Think of superheroes and the first thing that comes to mind is comics, a medium that feels like the right, natural environment for these super-powered humans, or aliens as the case may be, and their super-powered adventures. If not comics, then the screen – big or small. Naturally, because visual mediums make the best home for superhero stories given their bright costumes, diabolical supervillains and their plans for world domination and mostly because it’s all driven by action scenes and big battles. The last place you’d expect superheroes to come alive is within the pages of a novel, and it is this that is the subject of this week’s edition of New Worlds Weekly, because superhero novels do exist. While prose fiction may feel like the wrong choice to tell an engaging – and entertaining – superhero story, there are nonetheless books that do exactly the same: taking all the things we are familiar with about superheroes and adding to them, stretching them in different directions, making the reader look at superheroes differently. Thus proving once and for all that a good superhero story can exist outside of comics and screens. Without further ado, here, then, are just five such books about people with superpowers:
Turbulence – Samit Basu
‘Superman’ exists and he’s Indian. And so do a whole host of meta-humans with powers that range from the familiar to the funny, from the odd to the frightening. The source of their various powers is mysterious, and but one thing is certain: all passengers of British Airways Flight 403, who boarded the plane as ordinary humans in London, landed in India with super-powers – with each person’s power a manifestation of their innermost desires. An Indian Air Force pilot can now fly. An aspiring Bollywood actress now possesses infinite charisma. A housewife who wished if she could undo some of her life choices can now live out multiple lives by ‘splitting into’ multiple bodies. In Samit Basu’s action-packed and intrigue-filled Turbulence, these are just the nice ones; there is a whole host of other super-powered beings putting their new-found powers to not-so-nice uses – with at least one of them well on his way to world domination by eliminating others like him. Factions form, the supers take sides and battle with each other, with one of them – a meta-human – able to control all networks, including the internet, and lead a rag-tag team of people who think like him against the malicious ones. Part funny, part deconstruction of superhero tropes, part social commentary and a satirical take on 21st century India – and all parts enjoyable – Turbulence at the end of the day is a brilliant exploration of two very human questions: How would you feel if you actually got what you wanted? What would you do if you were given the power to change the world?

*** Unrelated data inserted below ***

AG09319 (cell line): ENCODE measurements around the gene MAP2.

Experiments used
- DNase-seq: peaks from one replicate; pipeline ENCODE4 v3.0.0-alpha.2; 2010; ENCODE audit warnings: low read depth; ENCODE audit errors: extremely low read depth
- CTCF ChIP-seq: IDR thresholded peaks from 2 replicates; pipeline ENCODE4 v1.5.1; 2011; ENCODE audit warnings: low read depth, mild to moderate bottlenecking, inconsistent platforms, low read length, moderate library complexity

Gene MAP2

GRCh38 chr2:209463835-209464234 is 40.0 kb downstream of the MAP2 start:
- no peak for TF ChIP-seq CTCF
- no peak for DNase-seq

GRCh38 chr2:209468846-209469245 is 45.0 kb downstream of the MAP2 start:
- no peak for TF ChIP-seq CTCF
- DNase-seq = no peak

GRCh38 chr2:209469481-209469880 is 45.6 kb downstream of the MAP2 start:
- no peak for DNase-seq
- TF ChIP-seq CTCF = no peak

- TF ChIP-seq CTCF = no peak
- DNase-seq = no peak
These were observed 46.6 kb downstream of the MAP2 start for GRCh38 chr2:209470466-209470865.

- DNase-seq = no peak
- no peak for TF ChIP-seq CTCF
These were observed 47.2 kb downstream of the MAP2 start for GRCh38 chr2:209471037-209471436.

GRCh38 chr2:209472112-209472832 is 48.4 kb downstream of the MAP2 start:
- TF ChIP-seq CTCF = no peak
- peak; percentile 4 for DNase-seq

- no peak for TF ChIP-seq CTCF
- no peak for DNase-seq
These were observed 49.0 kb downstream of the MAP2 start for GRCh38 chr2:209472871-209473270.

Vicious – V.E. Schwab
Two college students, friends and roommates, Victor and Eliot, over the course of their research come to realise that under the right conditions, superhuman abilities can be created, and people can be given superpowers. They call them EOs: ExtraOrdinary people. No one believes them, until the two unlock the secret to become EO themselves, resulting in the death of innocent people. Eli disappears and Victor is sent to jail. Over the next 10 years, Victor learns to hone his powers, while Eli uses his to eliminate other humans with superpowers, with the help of a mind-controlling EO. A jailbreak later, Victor finds himself battling Eli in his desire for vengeance. Each of these ex-friends thinks that his is the right path, each thinking that he is the superhero while the other is the supervillain as their fight escalates, sweeping up everyone else in their wake. A well-paced revenge thriller that’s brilliantly plotted and structured, Vicious takes a long hard look at the various shades of good and evil, and will change the way you look at superheroes with its keen exploration of the superhero mythos.
Soon I Will Be Invincible – Austin Grossman